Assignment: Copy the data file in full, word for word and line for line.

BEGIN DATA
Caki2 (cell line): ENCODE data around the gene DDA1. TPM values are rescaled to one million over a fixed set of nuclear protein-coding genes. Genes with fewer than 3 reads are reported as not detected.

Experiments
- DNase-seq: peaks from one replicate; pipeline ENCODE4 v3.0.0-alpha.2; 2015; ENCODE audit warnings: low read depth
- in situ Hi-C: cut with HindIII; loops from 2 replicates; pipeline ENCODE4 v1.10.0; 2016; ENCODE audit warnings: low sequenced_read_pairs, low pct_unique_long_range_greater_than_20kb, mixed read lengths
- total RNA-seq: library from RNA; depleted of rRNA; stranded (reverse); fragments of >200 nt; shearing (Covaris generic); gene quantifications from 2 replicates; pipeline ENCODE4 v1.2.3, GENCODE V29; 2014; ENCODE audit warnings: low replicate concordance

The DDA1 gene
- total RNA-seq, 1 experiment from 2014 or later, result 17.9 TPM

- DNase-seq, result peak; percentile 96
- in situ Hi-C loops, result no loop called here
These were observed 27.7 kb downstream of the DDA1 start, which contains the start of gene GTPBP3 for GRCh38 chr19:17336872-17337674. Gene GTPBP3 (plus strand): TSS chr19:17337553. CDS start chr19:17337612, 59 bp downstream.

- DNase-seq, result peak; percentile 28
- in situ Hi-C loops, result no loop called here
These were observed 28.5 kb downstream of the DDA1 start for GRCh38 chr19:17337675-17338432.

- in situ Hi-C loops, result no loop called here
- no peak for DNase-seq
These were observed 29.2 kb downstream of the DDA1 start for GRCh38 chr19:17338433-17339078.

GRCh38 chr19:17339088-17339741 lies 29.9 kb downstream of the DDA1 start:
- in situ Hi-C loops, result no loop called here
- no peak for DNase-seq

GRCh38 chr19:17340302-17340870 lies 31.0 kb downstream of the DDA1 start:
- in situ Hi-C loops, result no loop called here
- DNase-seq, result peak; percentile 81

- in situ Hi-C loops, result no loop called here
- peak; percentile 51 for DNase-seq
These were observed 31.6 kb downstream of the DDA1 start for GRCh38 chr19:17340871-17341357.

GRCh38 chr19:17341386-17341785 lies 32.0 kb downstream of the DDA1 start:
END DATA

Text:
Caki2 (cell line): ENCODE data around the gene DDA1. TPM values are rescaled to one million over a fixed set of nuclear protein-coding genes. Genes with fewer than 3 reads are reported as not detected.

Experiments
- DNase-seq: peaks from one replicate; pipeline ENCODE4 v3.0.0-alpha.2; 2015; ENCODE audit warnings: low read depth
- in situ Hi-C: cut with HindIII; loops from 2 replicates; pipeline ENCODE4 v1.10.0; 2016; ENCODE audit warnings: low sequenced_read_pairs, low pct_unique_long_range_greater_than_20kb, mixed read lengths
- total RNA-seq: library from RNA; depleted of rRNA; stranded (reverse); fragments of >200 nt; shearing (Covaris generic); gene quantifications from 2 replicates; pipeline ENCODE4 v1.2.3, GENCODE V29; 2014; ENCODE audit warnings: low replicate concordance

The DDA1 gene
- total RNA-seq, 1 experiment from 2014 or later, result 17.9 TPM

- DNase-seq, result peak; percentile 96
- in situ Hi-C loops, result no loop called here
These were observed 27.7 kb downstream of the DDA1 start, which contains the start of gene GTPBP3 for GRCh38 chr19:17336872-17337674. Gene GTPBP3 (plus strand): TSS chr19:17337553. CDS start chr19:17337612, 59 bp downstream.

- DNase-seq, result peak; percentile 28
- in situ Hi-C loops, result no loop called here
These were observed 28.5 kb downstream of the DDA1 start for GRCh38 chr19:17337675-17338432.

- in situ Hi-C loops, result no loop called here
- no peak for DNase-seq
These were observed 29.2 kb downstream of the DDA1 start for GRCh38 chr19:17338433-17339078.

GRCh38 chr19:17339088-17339741 lies 29.9 kb downstream of the DDA1 start:
- in situ Hi-C loops, result no loop called here
- no peak for DNase-seq

GRCh38 chr19:17340302-17340870 lies 31.0 kb downstream of the DDA1 start:
- in situ Hi-C loops, result no loop called here
- DNase-seq, result peak; percentile 81

- in situ Hi-C loops, result no loop called here
- peak; percentile 51 for DNase-seq
These were observed 31.6 kb downstream of the DDA1 start for GRCh38 chr19:17340871-17341357.

GRCh38 chr19:17341386-17341785 lies 32.0 kb downstream of the DDA1 start: